How To | Silencer Laws | Silencers 101
Form 4473: What You Need to Know as a Suppressor Owner

Form 4473: What You Need to Know as a Suppressor Owner

Form 4473: What You Need to Know as a Suppressor Owner

Form 4473: What Is It and How Do I Fill It Out?

If you’ve ever purchased a firearm before, then you’ve filled out the Federal Form 4473 – Firearms Transaction Record. While the form name doesn’t mention suppressors, it’s important to understand that because of the National Firearms Act of 1934, suppressors are considered firearms in the eyes of the Bureau of Alcohol, Tobacco, Firearms, and Explosives. As a result, you’ve got to fill one out to take possession of your new suppressor.

It probably seems odd to require even more paperwork on top of everything else you completed to get a suppressor, but if you follow this blog post, you’ll be well on your way to filling things out correctly and shooting with your new suppressor in no time!

What is Form 4473?

As we mentioned briefly above, the Form 4473 is a Firearms Transaction Record. While you may fill out other forms related to firearms purchases depending on your state and local laws, this is the form required by the Federal government. Even though we all know that a suppressor isn’t a firearm, the Federal government and the ATF treat it like one, and you cannot take possession of a suppressor without completing a Form 4473.

If it’s been awhile since you last filled out a Form 4473, you should know that there have been some changes to the questions that went into effect on April 1, 2023. This is due to new statutory requirements set forth by the Biden Administration in both the NICS Denial Notification Act and the Bipartisan Safer Community Act (BSCA), and to reflect the implementation of ATF Final Rule 2021R-05F.

Why Do I Need to Fill Out Form 4473?

Because the ATF treats suppressors like firearms, the Form 4473 allows Silencer Central to legally transfer ownership of the silencer(s) to you as the customer after ATF approval of your Form 4 and before shipping the silencer right to your door.

Thanks to the government’s legalese language used, the form can be confusing and any inaccuracies could delay or restrict Silencer Central’s ability to ship a customer’s silencer to them.

Follow the FAQs listed below that go through the Form 4473 section-by-section to ensure that you understand the questions and how you’re answering them.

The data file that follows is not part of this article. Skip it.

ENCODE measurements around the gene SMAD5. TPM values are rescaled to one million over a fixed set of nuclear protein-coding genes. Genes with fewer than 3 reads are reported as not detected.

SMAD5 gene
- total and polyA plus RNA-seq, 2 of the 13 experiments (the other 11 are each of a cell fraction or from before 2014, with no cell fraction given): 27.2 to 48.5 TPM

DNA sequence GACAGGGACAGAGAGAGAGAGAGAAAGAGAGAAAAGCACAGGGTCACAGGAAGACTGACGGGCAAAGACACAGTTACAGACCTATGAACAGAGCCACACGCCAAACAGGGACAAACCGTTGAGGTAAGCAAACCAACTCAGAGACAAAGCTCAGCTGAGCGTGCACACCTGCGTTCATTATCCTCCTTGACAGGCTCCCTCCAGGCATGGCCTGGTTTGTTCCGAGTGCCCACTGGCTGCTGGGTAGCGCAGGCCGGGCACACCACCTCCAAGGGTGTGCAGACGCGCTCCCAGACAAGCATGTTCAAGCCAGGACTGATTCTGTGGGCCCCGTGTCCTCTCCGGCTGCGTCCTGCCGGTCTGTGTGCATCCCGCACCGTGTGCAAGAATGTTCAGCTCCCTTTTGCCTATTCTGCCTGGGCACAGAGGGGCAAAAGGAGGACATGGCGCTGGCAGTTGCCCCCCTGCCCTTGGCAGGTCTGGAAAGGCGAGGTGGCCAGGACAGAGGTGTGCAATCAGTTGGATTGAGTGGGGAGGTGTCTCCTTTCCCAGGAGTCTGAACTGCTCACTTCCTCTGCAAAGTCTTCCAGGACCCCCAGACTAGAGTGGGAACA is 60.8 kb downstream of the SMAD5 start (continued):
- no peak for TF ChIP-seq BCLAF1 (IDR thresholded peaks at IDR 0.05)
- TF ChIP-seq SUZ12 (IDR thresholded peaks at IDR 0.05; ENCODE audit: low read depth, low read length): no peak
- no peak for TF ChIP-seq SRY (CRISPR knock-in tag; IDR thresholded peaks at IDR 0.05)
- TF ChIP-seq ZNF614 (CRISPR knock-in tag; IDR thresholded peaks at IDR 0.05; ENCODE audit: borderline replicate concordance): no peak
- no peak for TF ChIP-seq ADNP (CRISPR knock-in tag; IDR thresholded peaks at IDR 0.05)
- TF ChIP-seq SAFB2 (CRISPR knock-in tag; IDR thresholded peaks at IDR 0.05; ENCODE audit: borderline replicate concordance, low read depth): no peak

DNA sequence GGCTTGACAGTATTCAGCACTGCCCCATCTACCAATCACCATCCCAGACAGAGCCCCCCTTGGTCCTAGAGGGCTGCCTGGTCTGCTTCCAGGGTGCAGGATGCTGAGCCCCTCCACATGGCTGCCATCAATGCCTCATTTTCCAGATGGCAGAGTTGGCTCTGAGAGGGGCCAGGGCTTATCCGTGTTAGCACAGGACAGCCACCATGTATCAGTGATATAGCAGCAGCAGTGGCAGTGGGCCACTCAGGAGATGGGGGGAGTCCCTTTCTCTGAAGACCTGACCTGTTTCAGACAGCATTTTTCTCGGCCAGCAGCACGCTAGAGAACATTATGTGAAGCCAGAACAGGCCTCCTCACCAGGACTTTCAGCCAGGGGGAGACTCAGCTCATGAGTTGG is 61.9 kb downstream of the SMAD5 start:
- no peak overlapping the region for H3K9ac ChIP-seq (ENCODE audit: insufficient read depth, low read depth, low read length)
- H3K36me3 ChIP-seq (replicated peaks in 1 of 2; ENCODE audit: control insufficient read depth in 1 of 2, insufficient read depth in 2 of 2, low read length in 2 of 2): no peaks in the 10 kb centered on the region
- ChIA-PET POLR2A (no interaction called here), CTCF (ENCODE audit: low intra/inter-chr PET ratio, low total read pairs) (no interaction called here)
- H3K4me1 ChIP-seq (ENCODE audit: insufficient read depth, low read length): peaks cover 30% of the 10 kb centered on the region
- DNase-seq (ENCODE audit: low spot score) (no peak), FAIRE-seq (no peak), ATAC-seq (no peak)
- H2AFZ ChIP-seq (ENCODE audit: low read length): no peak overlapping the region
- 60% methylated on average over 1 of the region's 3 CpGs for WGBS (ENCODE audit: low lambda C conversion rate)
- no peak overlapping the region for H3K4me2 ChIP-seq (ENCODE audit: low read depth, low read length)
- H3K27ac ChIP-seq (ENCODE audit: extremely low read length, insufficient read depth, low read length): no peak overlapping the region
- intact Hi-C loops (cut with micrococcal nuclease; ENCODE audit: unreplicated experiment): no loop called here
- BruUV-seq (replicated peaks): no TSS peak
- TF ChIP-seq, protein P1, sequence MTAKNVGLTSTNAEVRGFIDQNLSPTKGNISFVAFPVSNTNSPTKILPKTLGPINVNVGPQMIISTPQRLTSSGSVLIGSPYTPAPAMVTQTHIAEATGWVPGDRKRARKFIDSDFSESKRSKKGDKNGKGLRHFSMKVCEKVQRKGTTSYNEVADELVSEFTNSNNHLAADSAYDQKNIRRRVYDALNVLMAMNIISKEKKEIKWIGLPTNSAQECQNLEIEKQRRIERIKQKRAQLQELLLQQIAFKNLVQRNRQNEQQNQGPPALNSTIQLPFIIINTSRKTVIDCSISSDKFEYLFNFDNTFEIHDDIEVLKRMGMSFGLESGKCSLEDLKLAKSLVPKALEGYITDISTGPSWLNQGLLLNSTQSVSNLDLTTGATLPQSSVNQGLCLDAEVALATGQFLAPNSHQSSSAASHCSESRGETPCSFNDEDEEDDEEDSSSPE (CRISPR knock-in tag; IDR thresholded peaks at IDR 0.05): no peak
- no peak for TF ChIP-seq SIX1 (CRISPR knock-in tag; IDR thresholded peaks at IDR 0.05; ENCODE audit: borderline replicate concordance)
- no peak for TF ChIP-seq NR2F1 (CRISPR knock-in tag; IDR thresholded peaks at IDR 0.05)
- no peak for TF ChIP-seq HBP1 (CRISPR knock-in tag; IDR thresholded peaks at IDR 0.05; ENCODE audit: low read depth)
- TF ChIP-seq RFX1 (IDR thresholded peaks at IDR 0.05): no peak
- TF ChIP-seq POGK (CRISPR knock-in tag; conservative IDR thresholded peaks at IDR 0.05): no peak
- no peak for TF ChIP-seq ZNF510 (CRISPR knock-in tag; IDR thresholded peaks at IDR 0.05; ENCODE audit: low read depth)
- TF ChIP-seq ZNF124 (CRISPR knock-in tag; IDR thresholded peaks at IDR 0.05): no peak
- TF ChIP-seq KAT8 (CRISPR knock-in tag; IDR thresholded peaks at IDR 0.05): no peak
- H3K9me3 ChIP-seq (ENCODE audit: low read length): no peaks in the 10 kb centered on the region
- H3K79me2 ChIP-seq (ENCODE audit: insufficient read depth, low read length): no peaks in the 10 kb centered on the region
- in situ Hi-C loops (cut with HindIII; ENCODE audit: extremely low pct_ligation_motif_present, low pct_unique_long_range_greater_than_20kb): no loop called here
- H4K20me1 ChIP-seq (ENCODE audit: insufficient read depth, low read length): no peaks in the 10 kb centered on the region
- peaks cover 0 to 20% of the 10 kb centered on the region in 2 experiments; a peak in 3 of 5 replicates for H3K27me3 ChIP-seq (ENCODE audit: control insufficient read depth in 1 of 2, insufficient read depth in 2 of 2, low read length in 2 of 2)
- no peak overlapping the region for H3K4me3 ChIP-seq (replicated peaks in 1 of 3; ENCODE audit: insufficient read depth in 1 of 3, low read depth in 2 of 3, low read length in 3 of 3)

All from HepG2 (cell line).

Form 4473 FAQs: Section-by-Section

Accurate completion of the Form 4473 is required in order to receive your suppressor from Silencer Central, so it’s important that you read each question carefully and make sure that you’re answering them honestly and correctly. Failure to do so can lead to delays or restrictions on Silencer Central’s shipment to you.

Section A

This section is completed by the seller, which in this case is Silencer Central. As the buyer, you don’t have to fill anything out, but it’s a good idea to look everything over just in case.

Section A recently saw the addition of the Privately Made Firearm (PMF) record category. Building your own firearm for personal use is perfectly legal in most states, even if you don’t put a serial number on it, but if you intend to sell that PMF to someone else, it has to be assigned a serial number before the sale can take place.

Section B

This section is filled out by you as the purchaser. It includes qualifying questions to establish whether the person receiving the silencer – that’s you as the transferee – is a prohibited person.

The government defines a prohibited person as someone who is legally prohibited from possessing a firearm/silencer.

There are two new questions in this section that are aimed at straw purchasers and gun traffickers. A straw purchase is where a person buys a gun for someone that they know is a prohibited person and would otherwise be unable to obtain a firearm legally.* Since criminals are, well, criminals, it stands to reason that they wouldn’t tell the truth on this form anyway, so adding these questions is likely just an administrative tool to use against them in the event they are caught and accused of being a straw purchaser or a gun trafficker.